Fair Work Ombudsman recovers wages for stadium cleaners

Fair Work Ombudsman recovers $25,292 in unpaid wages for 270 employees.

The Fair Work Ombudsman (FWO) has recovered $25,292 in unpaid wages for 270 employees after investigating companies contracted to clean some of the nation’s leading stadiums.

Fair Work Inspectors investigated nine cleaning companies following surprise site visits to Sydney’s ANZ Stadium, Perth’s Optus Stadium, the Adelaide Oval, Brisbane’s Gabba, Melbourne’s AAMI Park and Canberra’s GIO Stadium in September and October last year.

This was in response to general intelligence that cleaning companies in the stadiums sector may not have been compliant with workplace laws, including concerns about possible sham contracting.

Inspectors interviewed cleaners and supervisors about the work that cleaners were required to do, photographed venues to better understand the employment conditions, and inspected records.

The FWO found that seven of the nine cleaning companies (78 per cent) were non-compliant with workplace laws. Seven companies were found to have underpaid their employees and three had breached pay slip obligations.

Breaches included failures to correctly pay the minimum hourly rate, casual loading, and penalty rates for weekend, public holiday and overtime hours.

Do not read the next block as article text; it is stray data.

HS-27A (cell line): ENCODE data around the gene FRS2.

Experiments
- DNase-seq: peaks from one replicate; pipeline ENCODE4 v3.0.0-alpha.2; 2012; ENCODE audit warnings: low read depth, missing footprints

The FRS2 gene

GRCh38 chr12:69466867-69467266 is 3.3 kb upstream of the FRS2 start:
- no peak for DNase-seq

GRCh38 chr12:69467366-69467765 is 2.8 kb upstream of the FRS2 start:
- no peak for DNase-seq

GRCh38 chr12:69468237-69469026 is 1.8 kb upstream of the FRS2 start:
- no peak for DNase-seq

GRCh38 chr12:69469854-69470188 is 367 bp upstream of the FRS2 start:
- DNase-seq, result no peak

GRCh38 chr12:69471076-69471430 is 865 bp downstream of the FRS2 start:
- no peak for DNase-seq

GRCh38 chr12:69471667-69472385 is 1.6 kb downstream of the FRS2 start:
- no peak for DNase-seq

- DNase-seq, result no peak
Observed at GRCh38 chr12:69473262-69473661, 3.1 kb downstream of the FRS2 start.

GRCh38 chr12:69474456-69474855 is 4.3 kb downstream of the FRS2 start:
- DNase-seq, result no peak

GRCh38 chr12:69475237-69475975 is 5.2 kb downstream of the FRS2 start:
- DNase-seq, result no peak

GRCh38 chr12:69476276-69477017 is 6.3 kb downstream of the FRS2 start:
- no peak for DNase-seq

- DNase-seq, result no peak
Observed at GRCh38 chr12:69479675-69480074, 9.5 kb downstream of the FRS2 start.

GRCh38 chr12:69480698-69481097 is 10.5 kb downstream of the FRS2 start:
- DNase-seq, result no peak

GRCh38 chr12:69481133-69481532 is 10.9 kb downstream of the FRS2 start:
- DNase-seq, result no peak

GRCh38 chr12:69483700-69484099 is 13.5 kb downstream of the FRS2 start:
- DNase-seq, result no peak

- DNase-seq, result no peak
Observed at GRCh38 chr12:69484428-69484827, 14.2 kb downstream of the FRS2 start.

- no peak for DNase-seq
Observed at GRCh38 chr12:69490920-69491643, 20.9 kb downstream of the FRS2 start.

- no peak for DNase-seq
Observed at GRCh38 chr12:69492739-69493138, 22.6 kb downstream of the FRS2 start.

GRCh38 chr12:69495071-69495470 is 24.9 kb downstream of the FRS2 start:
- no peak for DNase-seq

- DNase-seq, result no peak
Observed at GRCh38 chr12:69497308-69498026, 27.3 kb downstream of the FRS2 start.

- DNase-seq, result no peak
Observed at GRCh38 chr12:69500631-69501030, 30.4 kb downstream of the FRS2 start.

While the stadium operators were not found to be involved in contraventions of workplace laws, inspectors found layers of sub-contracting operating without appropriate checks and balances to ensure workplace relations compliance.

Inspectors also found poor record-keeping practices at the bottom of sub-contracting supply chains. No sham contracting or misclassification of employment was found.

Fair Work Ombudsman Sandra Parker said the regulator has engaged with stadium operators and recommended governance improvements, including the need to review existing contracts.

“The FWO’s investigations identified opportunities for stadium operators, as heads of supply chains, to increase their level of involvement in how cleaning contractors operated,” Parker said.

“We expect all cleaning employers to comply with workplace laws. The heads of all supply chains should be aware that they can be held responsible if they are found to be involved in any breaches by their contractors. Any workers with concerns about their pay should contact us,” Parker said.

In total, there were recoveries of $20,961 for 139 workers from three businesses contracted to clean ANZ Stadium. There were recoveries of $3,473 for 78 workers from one cleaning business at the Adelaide Oval, with the same cleaning business operating at the Gabba back-paying $743 for 51 workers.

There was also $114 recovered for two cleaners from one business at GIO Stadium. Records reviewed showed no breaches at AAMI Park.

In response to the breaches, inspectors issued five Compliance Notices requiring employers to rectify failings. There were also two Infringement Notices issued for pay slip breaches (total fines of $4,200) as well as two contravention letters and two formal cautions.

In 2018, the FWO secured penalties of $168,070 against cleaning businesses following MCG audits.

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